F1 wasn’t as professional in the early days, so it’s no surprise to hear that when Manny Ayulo lost his life during practice for the Indianapolis 500, he wasn’t wearing a seatbelt. It may not have helped anyway, as he hit a concrete wall, but the American driver was also found to have his pockets full of wrenches when he was removed from his wreckage.
Bill Vukovich – May 30, 1955
The incredible bad luck that led to Bill Vukovich passing away begs belief. Leading the 1955 Indianapolis 500 by 17 seconds, the American was about to lap three cars when one flipped, landing in the middle of the track. Another of the three cars then swerved to avoid that car, hitting the third of the three cars, which then hit Vukovich.
This incredible scenario then led to Vukovich being pushed over the outer wall, flipping in the air, before coming to rest upside down on a group of parked cars. Bursting into flames, Vukovich was already dead by this point, having been partially decapitated after hitting a low bridge during his spin off the track.
During testing of a new Ferrari at the Modena circuit in 1957, Italian F1 driver Eugenio Castellotti hit a kerb at high speed after being told to speed up to improve his lap times and was thrown 100 yards from his car. He died instantly from a fractured skull.
The Indianapolis circuit has taken several lives over the years. In 1957, when it was used as an F1 venue, Keith Andrews took Guiseppe Farina’s Ferrari for a test run. Upon trying to correct a slide, his car hit the pit wall, and Andrews was crushed to death between the cowl and the fuel tank. Farina wisely withdrew from the Indy 500.
The Indy 500 claimed another victim in 1958 when Pat O’Connor lost his life in a 15-car pileup on the first lap. On turn three, O’Connor hit a pileup, and his car flew 50 feet before landing upside down and bursting into flames. O’Connor died instantly, but incredibly, the race continued, with winner Jimmy Bryan stating, “it was a 200-lap nightmare.”
Competition with a teammate can be vital, but it can also be dangerous, as Luigi Musso found at the 1958 French Grand Prix. Chasing fellow Ferrari driver Mike Hawthorn, Musso hit a ditch at high speed before cartwheeling away. He was airlifted to a local hospital where he sadly passed away from his injuries the same day. Mike Hawthorn went on to win the race.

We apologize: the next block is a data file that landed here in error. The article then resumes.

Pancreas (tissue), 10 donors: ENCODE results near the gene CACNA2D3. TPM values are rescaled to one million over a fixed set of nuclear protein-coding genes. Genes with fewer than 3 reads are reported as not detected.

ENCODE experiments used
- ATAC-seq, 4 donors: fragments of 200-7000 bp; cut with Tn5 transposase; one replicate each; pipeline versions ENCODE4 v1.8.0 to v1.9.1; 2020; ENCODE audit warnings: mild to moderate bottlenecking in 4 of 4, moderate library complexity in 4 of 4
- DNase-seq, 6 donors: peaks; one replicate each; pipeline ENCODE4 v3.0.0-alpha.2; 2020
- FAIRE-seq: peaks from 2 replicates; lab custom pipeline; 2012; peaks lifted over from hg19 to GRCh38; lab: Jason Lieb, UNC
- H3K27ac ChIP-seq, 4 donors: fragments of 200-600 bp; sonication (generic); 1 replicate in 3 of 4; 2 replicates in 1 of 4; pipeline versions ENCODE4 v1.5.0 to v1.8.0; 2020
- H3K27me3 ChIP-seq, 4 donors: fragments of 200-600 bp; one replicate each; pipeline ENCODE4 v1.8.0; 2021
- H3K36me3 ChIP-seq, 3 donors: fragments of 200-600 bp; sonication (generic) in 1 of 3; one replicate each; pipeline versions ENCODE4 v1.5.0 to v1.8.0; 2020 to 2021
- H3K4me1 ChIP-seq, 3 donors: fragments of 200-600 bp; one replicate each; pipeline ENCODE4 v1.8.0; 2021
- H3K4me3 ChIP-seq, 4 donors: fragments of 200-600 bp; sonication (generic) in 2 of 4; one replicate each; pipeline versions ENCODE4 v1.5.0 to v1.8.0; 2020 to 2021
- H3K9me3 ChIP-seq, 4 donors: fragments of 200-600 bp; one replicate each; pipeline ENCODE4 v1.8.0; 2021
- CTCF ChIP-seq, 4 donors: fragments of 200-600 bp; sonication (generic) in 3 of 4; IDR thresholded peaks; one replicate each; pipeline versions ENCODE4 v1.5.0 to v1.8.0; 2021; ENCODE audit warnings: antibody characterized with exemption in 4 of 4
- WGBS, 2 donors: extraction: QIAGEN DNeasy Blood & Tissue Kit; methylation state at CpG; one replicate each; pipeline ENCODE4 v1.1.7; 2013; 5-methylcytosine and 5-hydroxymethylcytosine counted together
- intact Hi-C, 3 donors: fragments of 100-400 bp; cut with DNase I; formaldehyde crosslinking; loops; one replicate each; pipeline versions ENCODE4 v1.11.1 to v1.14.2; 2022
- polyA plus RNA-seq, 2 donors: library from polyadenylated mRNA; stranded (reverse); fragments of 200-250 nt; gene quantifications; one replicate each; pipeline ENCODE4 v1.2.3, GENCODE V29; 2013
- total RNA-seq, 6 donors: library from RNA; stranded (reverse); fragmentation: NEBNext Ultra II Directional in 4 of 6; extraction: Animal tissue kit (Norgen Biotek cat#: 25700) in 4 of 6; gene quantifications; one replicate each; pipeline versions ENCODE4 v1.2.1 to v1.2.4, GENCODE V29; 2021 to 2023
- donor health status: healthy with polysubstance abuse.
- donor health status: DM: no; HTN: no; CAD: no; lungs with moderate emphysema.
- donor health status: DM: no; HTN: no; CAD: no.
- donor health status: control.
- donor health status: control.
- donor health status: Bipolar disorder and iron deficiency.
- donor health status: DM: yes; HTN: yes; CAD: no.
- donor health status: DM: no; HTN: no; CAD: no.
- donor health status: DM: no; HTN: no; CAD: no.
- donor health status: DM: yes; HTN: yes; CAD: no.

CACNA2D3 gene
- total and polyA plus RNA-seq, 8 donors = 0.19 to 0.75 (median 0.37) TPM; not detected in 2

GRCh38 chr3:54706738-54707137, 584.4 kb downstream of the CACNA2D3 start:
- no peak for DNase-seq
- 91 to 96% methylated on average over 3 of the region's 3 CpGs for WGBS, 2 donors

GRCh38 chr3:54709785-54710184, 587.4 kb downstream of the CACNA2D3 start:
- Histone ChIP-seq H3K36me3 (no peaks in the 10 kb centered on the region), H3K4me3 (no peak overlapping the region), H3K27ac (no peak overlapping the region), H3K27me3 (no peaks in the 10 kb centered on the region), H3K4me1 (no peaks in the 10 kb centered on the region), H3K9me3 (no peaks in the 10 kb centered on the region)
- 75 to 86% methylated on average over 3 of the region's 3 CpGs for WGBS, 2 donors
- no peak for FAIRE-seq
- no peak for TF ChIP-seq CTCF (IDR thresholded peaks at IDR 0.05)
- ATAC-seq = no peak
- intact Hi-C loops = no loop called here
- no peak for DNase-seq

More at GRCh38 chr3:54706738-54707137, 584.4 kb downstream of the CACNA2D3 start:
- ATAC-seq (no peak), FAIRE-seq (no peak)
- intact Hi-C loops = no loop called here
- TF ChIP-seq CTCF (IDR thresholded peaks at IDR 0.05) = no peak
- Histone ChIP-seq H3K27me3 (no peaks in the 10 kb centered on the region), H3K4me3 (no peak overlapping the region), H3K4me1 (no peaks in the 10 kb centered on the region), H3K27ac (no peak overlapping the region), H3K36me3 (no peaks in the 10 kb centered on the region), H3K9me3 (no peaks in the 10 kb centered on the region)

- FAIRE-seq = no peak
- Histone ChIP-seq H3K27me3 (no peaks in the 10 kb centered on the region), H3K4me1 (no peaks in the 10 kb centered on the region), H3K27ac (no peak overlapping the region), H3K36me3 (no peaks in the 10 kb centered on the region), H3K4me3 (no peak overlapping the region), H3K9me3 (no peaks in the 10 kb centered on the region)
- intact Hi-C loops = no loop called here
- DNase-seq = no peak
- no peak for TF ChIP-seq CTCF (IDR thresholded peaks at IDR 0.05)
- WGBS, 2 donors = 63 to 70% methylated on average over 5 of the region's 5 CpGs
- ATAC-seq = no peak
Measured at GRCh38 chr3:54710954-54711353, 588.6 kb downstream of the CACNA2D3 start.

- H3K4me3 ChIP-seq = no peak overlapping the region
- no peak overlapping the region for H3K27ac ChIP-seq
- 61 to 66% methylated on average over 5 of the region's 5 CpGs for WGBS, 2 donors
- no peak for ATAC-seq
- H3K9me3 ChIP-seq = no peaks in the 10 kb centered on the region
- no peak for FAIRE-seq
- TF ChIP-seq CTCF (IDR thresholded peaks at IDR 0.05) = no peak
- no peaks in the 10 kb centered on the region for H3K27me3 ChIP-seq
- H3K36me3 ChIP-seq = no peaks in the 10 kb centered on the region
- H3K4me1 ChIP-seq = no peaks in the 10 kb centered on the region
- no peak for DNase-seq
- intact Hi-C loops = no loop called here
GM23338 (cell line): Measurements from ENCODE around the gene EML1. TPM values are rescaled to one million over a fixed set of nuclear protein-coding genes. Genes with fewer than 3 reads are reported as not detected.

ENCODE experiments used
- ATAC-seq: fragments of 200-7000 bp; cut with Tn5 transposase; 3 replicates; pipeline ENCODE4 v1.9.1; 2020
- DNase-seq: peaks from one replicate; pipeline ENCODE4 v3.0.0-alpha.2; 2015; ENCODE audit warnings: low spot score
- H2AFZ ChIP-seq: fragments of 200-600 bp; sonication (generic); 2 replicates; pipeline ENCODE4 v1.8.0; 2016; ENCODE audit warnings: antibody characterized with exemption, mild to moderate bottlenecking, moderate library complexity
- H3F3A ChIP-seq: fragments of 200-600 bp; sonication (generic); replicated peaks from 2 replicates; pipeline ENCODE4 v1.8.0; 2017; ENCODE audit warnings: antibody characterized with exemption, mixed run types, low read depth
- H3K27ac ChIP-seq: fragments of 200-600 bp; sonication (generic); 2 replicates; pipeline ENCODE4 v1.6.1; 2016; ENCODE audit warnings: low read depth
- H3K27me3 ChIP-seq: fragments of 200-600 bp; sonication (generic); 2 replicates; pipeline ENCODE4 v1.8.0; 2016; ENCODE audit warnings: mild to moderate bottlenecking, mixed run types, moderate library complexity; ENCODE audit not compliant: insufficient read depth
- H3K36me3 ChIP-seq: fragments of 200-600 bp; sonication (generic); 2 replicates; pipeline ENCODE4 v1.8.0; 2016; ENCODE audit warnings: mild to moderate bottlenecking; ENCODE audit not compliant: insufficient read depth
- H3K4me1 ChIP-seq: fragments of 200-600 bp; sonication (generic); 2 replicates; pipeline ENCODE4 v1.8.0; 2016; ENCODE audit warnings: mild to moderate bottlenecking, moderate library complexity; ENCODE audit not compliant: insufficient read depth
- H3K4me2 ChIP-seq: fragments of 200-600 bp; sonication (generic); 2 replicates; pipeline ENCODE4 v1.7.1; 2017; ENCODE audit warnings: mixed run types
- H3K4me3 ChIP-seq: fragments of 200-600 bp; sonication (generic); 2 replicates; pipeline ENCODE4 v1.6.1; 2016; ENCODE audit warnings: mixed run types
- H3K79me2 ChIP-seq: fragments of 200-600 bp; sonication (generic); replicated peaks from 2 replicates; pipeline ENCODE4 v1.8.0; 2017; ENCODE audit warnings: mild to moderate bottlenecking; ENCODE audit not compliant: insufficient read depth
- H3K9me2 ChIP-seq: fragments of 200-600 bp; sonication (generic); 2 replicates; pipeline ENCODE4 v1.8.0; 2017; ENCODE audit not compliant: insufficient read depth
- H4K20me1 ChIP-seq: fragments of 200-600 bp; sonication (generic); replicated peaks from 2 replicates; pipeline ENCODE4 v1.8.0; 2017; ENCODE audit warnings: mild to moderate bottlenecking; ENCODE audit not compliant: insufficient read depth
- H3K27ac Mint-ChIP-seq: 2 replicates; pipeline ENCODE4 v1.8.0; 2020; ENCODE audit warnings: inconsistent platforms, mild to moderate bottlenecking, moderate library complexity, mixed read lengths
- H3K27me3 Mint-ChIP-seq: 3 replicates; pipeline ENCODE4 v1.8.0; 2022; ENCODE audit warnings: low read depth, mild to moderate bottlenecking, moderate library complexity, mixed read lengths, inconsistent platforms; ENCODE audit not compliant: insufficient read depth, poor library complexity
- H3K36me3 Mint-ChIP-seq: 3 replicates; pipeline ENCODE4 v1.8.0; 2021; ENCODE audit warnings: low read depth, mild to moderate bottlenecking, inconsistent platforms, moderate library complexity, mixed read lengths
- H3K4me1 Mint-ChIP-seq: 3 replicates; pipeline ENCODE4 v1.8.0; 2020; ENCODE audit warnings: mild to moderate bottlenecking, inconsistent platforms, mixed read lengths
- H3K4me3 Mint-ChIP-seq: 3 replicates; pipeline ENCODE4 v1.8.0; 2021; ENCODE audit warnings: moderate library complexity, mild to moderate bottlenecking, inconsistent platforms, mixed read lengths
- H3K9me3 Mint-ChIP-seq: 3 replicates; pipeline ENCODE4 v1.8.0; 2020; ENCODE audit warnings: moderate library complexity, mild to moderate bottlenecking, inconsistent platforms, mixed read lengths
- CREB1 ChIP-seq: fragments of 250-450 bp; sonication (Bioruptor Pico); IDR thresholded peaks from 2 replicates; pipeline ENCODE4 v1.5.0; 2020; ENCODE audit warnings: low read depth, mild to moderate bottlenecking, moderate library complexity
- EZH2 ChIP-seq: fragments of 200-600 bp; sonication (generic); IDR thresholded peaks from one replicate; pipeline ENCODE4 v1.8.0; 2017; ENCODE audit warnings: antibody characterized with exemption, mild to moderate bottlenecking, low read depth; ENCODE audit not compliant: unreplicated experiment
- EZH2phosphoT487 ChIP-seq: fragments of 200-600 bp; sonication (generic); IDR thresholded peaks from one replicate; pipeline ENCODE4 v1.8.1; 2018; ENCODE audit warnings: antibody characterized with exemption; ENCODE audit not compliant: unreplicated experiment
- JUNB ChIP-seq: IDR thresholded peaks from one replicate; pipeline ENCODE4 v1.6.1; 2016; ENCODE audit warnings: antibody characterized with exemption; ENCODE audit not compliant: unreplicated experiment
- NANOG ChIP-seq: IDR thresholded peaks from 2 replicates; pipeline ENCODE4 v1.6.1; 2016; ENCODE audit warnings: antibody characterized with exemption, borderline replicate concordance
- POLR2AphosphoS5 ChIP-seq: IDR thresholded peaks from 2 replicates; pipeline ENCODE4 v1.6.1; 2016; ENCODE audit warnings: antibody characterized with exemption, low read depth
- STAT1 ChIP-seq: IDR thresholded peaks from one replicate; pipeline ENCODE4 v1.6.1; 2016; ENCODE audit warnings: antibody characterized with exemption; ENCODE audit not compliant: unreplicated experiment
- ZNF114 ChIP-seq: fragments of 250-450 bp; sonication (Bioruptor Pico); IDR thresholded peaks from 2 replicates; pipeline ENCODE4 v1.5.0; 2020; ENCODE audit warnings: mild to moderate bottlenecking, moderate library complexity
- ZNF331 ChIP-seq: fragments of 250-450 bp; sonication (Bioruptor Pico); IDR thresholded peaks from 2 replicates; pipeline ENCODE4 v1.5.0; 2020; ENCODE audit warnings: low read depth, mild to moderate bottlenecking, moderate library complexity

Seasoned driver Peter Collins made a career out of winning races, but while pushing his car to the limit at the German Grand Prix, the Englishman suffered fatal head injuries after being thrown from his Ferrari. Hitting a tree headfirst after being thrown, Collins passed away the same day. Best friend and fellow driver Mike Hawthorn was so bereft, he retired from racing that same year.
Former Army dispatch rider Lewis-Evans was well used to danger and speed and became a successful F1 driver after World War II. At the end-of-season 1958 Morocco Grand Prix, where the dusty conditions led to his engine seizing up, Lewis-Evans hit barriers at speed before his car burst into flames. Airlifted to the UK, he passed away six days later from his burns.
Former Stock Car racer Jerry Unser Jr lost his life at the Indy 500 in 1959, just a year after flying off the track at the same race and emerging unscathed. 1959 proved to be less lucky for Unser Jr, however, as he died during practice. The Indy 500 became a family tradition though, with two brothers winning the race, and two nephews and his son all having raced there.
Bob Cortner has the dubious honor of being the last F1 driver to be killed at the Indianapolis 500, where he sadly passed away during a practice lap. A rookie at the time, Cortner took to the track on a particularly windy day, and his car was thrown up and down the track before slamming into the wall. His face hit the steering wheel, and hepassed away that evening from the trauma.
Harry Schell had a distinguished and long racing career before passing away in 1960 during practice at Silverstone at 39 years of age. Going at high speed, Schell’s car hit a muddy patch and skidded off the track before losing a wheel. The resulting flip put the car through the barrier and into a brick wall. Schell was a keen advocate of roll bars in F1, and they were finally introduced in 1961.
Dubbed the “wild man of British club racing” Chris Bristow was renowned for his risky driving style before he made the progression into Formula 1. Racing in four F1 races before his death at the Belgian Grand Prix, Bristow hit an embankment before being thrown into barbed wire, which decapitated the young driver. The Chris Bristow Trophy is now awarded to upcoming young British drivers.